Today is the 53rd anniversary of the invention of Bubble Wrap and the official Bubble Wrap Appreciation Day. Obviously, it's slow around here.

Saturday, January 23, 2010

persistence pays off

I have been searching the Web for over two weeks looking for a house for us to rent up in Patzcuaro in March. We will be returning to San Miguel, to our usual apartment first, then heading on to Patzcuaro for an additional week. Last year we didn't make it over there but we were determined to get there this year. I couldn't find a thing. I thought I had a pretty good possibility but the owner decided he didn't want to rent his house after all so I was back to square one. This lovely town, located in the mountains, is the most Mexican town I've ever been to. Lots of street life, fantastic market, beautiful fabrics, good food. Not many gringos up until now. Word is that more and more are arriving, buying up inexpensive properties, fixing them up and joining the community.

After many dead ends I found a Web site for a real estate agency that handles rentals. We have agreed to rent this charming little casita for one week. One bedroom, nice kitchen, beautiful garden, internet service. What more does one need? It's a bit away from the center of town, near the Basilica (read "bells at all hours") but that's OK. I'm hoping it works out well so that we have a place we can return to next year. Or someplace we can recommend to other travelers. That's one more thing I can cross off my very short "To Do" list.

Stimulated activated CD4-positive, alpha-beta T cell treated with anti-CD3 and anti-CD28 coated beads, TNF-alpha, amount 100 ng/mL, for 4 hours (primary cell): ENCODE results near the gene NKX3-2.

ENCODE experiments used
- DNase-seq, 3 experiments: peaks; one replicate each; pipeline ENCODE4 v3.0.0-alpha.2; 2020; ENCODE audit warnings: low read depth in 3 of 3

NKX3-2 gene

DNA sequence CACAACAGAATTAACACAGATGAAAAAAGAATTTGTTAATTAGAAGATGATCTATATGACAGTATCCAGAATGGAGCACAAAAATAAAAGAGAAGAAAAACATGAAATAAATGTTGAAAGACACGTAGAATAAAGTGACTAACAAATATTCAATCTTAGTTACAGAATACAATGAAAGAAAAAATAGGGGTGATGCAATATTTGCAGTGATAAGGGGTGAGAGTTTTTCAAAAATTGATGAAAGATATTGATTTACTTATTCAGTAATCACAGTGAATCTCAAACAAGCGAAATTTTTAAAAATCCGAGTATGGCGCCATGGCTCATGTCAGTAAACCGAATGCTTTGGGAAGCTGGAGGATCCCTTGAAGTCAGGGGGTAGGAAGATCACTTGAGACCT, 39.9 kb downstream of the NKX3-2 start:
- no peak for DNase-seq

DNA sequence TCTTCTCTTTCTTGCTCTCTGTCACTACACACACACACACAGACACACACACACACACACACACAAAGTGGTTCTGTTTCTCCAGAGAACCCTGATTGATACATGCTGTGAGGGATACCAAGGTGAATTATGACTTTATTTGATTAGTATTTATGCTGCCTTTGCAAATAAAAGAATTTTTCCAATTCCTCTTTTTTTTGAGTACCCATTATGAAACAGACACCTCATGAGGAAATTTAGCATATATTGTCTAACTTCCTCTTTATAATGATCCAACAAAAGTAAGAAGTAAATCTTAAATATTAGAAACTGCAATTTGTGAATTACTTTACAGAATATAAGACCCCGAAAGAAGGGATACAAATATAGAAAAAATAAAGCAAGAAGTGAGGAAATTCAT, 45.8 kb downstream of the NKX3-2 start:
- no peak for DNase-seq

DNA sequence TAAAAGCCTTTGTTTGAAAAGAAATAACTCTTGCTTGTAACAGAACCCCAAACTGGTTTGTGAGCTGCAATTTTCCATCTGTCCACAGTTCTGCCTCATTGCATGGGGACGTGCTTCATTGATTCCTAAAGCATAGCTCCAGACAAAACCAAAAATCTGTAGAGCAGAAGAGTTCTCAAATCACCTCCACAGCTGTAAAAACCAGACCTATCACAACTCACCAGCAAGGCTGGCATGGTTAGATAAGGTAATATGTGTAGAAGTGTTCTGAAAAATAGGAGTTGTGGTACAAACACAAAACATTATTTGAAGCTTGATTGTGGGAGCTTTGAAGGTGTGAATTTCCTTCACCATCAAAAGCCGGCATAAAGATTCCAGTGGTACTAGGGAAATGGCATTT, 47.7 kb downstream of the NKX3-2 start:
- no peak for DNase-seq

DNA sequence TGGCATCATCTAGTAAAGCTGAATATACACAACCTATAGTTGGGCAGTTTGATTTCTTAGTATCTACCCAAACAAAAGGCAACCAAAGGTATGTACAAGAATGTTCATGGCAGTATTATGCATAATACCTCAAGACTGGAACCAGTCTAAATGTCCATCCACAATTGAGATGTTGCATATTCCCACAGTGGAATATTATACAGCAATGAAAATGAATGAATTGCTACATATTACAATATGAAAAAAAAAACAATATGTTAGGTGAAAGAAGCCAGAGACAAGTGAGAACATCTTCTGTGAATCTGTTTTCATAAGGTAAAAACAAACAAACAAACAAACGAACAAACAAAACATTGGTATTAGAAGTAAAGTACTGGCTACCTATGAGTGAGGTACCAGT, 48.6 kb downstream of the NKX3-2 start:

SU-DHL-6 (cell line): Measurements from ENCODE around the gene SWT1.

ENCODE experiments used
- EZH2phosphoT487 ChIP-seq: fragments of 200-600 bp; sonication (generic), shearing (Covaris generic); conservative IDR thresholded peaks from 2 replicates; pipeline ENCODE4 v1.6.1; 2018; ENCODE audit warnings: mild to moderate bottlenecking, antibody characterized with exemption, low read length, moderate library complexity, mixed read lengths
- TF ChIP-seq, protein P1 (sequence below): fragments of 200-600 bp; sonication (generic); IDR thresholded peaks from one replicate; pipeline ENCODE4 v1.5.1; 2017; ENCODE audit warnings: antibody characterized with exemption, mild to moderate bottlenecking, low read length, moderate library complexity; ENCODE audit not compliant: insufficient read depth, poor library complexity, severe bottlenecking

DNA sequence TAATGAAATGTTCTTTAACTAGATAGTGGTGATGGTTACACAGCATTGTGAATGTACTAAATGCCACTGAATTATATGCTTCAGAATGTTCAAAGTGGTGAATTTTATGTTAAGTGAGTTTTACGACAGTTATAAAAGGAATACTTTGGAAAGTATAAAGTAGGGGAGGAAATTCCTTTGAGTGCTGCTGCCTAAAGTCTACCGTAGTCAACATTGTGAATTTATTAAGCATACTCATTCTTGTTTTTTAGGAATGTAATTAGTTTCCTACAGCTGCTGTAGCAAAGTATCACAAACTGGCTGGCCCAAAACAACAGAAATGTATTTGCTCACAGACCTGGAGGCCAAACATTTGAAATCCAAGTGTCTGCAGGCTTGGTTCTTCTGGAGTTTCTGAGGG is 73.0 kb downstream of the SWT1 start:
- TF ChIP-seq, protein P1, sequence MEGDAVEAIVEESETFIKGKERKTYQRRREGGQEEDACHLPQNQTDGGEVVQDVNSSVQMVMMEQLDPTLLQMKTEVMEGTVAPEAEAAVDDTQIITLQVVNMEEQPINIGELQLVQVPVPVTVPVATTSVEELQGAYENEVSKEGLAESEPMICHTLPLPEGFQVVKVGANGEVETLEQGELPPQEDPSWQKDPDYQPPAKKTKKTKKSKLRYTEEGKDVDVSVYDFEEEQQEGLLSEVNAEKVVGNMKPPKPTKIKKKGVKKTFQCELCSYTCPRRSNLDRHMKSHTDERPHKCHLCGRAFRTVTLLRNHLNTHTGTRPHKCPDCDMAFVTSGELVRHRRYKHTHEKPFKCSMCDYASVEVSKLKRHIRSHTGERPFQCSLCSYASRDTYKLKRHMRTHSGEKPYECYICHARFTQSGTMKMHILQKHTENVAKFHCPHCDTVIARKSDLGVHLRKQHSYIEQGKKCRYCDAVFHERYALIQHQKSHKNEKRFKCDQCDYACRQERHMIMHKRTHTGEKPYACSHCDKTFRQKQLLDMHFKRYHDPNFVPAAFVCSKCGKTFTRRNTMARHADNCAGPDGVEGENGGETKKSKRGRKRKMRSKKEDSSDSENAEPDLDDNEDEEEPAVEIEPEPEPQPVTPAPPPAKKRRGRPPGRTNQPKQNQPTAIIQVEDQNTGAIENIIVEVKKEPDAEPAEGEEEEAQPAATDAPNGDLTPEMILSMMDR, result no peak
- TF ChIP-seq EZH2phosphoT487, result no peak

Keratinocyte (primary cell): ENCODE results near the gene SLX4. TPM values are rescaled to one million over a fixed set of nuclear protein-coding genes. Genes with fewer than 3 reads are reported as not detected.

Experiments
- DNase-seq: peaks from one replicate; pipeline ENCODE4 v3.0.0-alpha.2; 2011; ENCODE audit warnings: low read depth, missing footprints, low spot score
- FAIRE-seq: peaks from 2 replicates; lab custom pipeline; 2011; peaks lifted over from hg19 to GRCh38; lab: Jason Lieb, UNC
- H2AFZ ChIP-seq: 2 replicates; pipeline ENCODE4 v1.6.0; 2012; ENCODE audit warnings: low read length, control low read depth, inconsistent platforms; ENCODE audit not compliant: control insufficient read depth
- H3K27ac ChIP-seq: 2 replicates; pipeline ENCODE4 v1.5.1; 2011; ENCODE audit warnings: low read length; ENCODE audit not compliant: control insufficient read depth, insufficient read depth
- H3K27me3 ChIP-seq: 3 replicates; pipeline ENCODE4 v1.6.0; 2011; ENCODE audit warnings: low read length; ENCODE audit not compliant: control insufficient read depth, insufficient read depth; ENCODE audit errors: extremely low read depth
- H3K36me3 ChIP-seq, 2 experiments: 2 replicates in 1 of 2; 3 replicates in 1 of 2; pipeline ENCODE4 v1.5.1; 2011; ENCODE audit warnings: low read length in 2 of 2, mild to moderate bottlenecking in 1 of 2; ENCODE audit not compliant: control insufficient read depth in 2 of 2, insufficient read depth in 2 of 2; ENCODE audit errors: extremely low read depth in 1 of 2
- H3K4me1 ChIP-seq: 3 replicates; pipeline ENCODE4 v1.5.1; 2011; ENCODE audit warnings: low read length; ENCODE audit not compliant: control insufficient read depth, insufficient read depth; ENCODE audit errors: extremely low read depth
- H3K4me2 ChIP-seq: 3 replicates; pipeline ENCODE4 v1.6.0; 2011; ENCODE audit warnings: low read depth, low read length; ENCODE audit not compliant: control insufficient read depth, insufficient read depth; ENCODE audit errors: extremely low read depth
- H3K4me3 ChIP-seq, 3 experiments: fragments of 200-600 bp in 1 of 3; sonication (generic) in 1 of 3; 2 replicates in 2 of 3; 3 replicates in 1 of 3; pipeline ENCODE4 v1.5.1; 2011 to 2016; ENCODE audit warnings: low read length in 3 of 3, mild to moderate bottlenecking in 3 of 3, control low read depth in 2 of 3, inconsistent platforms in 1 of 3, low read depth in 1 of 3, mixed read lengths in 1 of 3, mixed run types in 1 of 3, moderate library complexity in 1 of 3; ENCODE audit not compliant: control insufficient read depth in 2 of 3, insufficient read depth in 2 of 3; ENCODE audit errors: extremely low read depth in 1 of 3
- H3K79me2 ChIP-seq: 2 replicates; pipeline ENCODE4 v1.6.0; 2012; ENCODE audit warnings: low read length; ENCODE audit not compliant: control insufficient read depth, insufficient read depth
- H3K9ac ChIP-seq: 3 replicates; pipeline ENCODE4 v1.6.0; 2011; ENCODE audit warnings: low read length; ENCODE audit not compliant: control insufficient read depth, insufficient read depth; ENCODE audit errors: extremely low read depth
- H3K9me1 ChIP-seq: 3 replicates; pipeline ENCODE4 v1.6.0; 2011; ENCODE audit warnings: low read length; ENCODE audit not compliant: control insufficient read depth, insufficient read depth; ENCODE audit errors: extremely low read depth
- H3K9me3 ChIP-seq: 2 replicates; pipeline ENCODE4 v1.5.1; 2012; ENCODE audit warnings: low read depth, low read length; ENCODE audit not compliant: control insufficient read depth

As for today's "Vanessa" I guess it's an acquired taste. Some gorgeous music but it was in English and if the opera isn't in Italian, German or French, is it really an opera? Next week: Stiffelio by Guiseppi Verdi. We'll be in Tlaquepaque so will probably not be in attendance.

Friday, January 22, 2010

tomorrow at the Met . . .

Samuel Barber's Vanessa. I had never heard of this opera, although I have heard his other two pieces, A Hand of Bridge and Anthony and Cleopatra. This last work was staged by Franco Zefferilli in a disastrous production that completely overwhelmed the music.

Tomorrow's presentation is a rebroadcast of a Met production of February 1, 1958 with Eleanor Steben as Vanessa. This came to be known as her signature role, even though she stepped in at the work's premier in January 1958 for Sena Jurinac for whom the part was written. Barber won the Pulitzer Prize for Music in 1958 for this opera.

With this brief Music History lesson, listen up!

Thursday, January 21, 2010

the weather

This post is especially for all of you in Montana, Connecticut, and Northern and Southern California.